Getting a HTPC setup right for the 4K era has become a very confusing exercise for the consumers. We tried to clarify some aspects in our Future-proofing HTPCs for the 4K Era: HDMI, HDCP and HEVC piece back in April. While we did touch upon the features that consumers should look for in the HDMI sinks in the setup (i.e, the HDMI ports on the TV and the AV receiver), we didn't go into detail on the characteristics of the display itself.

Picture quality is of paramount importance, but it is usually not a known aspect unless one reads the after-launch reviews. However, there are some basic specifications that can help narrow down the search. Availability of 4Kp60, HDMI 2.0, HDCP 2.2 and ARC (audio return channel) support are readily available in the spec sheets of the displays coming into the market nowadays. In this piece, we will cover a few 'behind-the-scene' aspects and how the recently launched Hisense 50H7GB fares with our checklist.

4Kp60 RGB 4:4:4 Support

Videos meant for consumer consumption have always been encoded in 4:2:0 format with chroma sub-sampling. Frames encoded / sent to the display in this format are fine for viewing purposes, since the effects of the sub-sampling are not very evident in rapidly changing images. Unfortunately, HTPCs are multi-purpose devices. Even though video decode and display is probably the majority of its workload, it can be used for tasks such as web browsing also. Driving mostly-static desktop frames to the display in 4:2:0 makes for a bad user experience. For a detailed explanation, I strongly suggest that readers peruse this AVSForum thread. Usually, most displays supporting 4Kp60 RGB 4:4:4 also support the other variants - 4Kp60 4:2:0 at 8b, 10b and 12b, as well as 4Kp60 4:2:2 at 8b and 10b.

Ensure that any display you plan to purchase for a 4K HTPC supports 4Kp60 RGB 4:4:4 input in the HDMI 2.0 / HDCP 2.2 sink.

HDR Capability

Ultra HD Blu-rays are expected to come with high-dynamic range content. HDMI 2.0a was recently ratified with support for HDR metadata flags. Most displays can get firmware upgrades if they are already HDMI 2.0 certified. However, that might not always be the case, and the consumer needs to pay particular attention to this aspect.

If you are planning to watch 4K Blu-rays on your display, ensure that it supports HDR, both from the HDMI sink perspective, as well as the display perspective.

Panel Bit-Depth

Display panels usually come in 8b, 10b or 12b varieties. This bit-depth refers to the number of bits used to encode each sub-pixel (color channel) that gets displayed. Very cheap panels even adopt 6b panels. Note that the input coming via, say, HDMI has a minimum bit-depth of 8b per sample. Lower bit-depth panels adopt dithering to represent higher bit-depth content. When done in a temporal manner (i.e, over time for successive frames), it is called FRC (frame rate control). Suffice to say that FRC is not something you would want in your display, since it doesn't accurately reflect what is being transferred over the display link.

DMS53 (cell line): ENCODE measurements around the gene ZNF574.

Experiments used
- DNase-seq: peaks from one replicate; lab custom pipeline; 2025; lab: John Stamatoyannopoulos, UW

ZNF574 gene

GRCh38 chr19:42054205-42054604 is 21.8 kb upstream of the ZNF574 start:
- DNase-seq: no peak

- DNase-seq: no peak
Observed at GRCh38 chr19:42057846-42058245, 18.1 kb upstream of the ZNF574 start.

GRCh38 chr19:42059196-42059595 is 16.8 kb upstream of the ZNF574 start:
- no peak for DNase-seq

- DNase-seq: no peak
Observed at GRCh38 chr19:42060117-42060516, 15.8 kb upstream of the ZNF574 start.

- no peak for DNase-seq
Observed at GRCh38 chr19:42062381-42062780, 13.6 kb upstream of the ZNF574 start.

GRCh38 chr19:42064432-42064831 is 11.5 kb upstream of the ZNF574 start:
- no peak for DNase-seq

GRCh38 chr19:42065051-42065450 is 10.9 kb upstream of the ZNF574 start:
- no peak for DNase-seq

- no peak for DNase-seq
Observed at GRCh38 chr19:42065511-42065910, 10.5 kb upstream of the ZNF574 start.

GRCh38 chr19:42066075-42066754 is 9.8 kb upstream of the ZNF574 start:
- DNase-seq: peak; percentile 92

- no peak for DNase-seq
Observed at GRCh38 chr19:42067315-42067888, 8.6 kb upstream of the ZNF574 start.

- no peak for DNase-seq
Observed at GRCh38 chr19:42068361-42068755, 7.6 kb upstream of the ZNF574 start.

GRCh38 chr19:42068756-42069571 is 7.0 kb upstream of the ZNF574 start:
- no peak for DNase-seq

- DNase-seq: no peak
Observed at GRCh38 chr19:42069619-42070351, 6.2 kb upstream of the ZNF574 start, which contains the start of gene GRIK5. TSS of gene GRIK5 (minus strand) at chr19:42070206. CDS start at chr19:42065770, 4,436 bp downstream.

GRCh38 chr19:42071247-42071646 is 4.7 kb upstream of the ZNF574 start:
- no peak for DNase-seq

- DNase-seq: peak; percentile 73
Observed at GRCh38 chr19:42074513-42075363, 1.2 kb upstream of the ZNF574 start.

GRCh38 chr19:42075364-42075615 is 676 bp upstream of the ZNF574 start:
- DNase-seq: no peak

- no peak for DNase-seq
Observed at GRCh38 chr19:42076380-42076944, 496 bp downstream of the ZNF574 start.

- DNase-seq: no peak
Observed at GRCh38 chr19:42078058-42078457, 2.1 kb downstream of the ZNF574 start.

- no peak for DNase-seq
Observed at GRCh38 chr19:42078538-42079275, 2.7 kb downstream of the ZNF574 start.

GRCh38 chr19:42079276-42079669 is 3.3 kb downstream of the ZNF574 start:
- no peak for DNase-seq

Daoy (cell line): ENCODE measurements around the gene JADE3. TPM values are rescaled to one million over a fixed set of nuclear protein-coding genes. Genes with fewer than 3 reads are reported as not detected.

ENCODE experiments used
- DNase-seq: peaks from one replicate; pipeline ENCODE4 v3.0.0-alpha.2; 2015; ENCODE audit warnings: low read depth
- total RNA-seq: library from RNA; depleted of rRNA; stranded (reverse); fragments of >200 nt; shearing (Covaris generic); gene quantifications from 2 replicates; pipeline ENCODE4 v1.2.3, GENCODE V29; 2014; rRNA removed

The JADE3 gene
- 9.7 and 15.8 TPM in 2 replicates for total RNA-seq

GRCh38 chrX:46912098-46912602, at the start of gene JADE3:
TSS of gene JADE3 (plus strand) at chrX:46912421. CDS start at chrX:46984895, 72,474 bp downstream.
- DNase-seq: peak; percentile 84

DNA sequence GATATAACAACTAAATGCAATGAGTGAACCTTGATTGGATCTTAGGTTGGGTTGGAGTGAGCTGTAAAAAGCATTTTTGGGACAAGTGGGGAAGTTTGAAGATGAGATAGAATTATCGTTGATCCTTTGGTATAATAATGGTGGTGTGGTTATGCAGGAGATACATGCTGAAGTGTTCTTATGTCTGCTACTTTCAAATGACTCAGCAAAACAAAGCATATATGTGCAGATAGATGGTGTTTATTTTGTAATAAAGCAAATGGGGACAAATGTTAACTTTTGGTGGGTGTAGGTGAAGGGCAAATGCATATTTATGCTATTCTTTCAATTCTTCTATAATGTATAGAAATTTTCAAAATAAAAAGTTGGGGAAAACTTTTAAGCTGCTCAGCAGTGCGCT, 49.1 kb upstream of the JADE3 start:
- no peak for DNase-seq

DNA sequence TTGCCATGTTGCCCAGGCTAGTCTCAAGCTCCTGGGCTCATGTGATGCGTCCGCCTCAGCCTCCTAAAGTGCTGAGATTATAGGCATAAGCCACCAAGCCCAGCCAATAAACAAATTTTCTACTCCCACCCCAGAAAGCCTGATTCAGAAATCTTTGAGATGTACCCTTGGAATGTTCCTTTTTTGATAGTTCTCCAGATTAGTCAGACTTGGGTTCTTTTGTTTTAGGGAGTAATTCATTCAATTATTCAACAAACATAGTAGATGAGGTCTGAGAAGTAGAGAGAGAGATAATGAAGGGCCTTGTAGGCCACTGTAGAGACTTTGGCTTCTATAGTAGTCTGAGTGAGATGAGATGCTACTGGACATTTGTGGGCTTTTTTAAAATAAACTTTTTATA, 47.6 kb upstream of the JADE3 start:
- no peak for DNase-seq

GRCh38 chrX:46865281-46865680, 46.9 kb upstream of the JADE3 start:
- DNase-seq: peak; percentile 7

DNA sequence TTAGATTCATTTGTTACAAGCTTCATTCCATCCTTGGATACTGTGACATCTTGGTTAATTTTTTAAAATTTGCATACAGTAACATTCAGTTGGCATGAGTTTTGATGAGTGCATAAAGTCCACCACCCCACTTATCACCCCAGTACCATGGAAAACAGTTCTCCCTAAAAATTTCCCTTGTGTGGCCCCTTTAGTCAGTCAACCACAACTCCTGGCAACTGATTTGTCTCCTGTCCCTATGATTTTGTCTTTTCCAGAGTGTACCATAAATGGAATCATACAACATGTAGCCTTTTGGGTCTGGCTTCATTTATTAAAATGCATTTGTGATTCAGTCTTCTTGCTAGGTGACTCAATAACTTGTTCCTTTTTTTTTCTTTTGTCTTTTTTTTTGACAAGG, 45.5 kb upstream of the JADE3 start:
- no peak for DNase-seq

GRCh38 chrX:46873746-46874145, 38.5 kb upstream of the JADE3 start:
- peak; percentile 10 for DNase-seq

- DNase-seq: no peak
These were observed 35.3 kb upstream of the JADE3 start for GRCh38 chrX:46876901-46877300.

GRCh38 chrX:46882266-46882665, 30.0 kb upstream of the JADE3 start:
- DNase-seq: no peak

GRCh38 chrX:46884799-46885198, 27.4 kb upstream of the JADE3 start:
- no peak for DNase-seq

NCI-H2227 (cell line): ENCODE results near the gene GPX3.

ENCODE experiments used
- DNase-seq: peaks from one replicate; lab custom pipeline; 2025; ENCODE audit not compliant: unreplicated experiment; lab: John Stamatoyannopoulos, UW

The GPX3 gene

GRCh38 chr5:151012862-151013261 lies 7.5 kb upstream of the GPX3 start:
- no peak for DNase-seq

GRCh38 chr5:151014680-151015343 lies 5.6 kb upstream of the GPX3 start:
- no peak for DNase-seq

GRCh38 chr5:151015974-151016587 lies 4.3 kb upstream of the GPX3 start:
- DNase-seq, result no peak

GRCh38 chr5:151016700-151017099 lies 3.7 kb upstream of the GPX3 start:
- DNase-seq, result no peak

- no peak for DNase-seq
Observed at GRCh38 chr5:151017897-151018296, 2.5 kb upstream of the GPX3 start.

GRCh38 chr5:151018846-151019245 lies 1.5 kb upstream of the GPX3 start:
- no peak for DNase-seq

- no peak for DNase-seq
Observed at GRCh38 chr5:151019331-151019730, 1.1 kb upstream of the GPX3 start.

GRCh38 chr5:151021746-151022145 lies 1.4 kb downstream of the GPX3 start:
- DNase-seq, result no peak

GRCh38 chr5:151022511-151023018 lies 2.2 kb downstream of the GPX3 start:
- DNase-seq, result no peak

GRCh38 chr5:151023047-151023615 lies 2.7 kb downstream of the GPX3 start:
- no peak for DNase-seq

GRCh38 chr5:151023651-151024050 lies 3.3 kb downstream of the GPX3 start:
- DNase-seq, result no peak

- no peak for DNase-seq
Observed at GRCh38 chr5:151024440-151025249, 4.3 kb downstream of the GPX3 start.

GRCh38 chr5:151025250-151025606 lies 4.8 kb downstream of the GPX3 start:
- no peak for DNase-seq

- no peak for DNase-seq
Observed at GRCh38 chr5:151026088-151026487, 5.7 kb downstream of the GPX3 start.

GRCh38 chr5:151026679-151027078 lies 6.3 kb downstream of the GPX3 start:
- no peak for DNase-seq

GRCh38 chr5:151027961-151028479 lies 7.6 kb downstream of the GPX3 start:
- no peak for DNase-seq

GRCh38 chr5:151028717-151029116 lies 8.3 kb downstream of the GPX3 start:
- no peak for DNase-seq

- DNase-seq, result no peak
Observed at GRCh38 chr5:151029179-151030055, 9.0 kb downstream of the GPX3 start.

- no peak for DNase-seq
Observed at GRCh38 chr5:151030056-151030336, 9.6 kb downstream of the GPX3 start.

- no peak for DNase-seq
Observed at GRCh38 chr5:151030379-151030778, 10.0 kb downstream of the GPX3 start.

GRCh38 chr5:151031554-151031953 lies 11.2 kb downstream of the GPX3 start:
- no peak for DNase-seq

Higher panel bit-depth is also useful for representing a wider color gamut without banding artifacts. With the adoption of the larger BT.2020 color space for UHD, it is good to have a panel with higher bit-depth compared to what one had for Full HD (the smaller BT.709 color space).

In addition, 4K videos in HEVC for consumer delivery are already being encoded with the Main10 profile (4:2:0, 10b per sample). In order to accurately display such videos, it is essential that the panel bit-depth matches or exceeds 10b. Another aspect of HDMI 2.0a is HDR (high dynamic range), which we briefly covered in the earlier sub-section. This needs 10b at the minimum for each sub-pixel.

All things considered, ensure that any display you plan to purchase for a 4K HTPC has a 10b (or higher) panel. (Update: One of the readers had mailed in asking me to clarify this: I mean a '10-bit panel', not 'panel with
transmitter than can receive 10-bit input signals' - in case that wasn't clear)

Color accuracy, high refresh rate and low input lag are other aspects that need to be paid attention if one plans to edit photos and/or play games on the display. In addition, it is also important to have the ability to turn off motion interpolation to avoid soap opera effects in movies and certain other videos. The higher the coverage of the BT.2020 color gamut, the better. However, these are aspects that need to checked in the display reviews.

Hisense 50H7GB 4K TV

This article was triggered in part by the launch of the Hisense 50H7GB 50" 4K TV last week. In addition to 4Kp60 support with HDMI 2.0 and HDCP 2.2, the TV also supports 1080p120 with real 120 Hz refresh rates and carries a "Netflix Recommended TV" designation. All of this comes for just $598 with Wal-Mart as the main distributor. Surprisingly, the TV also carries a 4-year in-home service warranty. Most of the technical details not available in the press release have been gathered by HDGuru. In addition, there is also a YouTube video review with the TV in action. The TV is powered by the MediaTek 5657 quad-core SoC.

Piqued by the price to specifications balance, we contacted Hisense and got some more information that is summarized in the table below. All the components (panel, TCON, BLU and enclosure) other than the open cell glass are manufactured by Hisense.

Hisense 50H7GB
4K Display for HTPCs - Checklist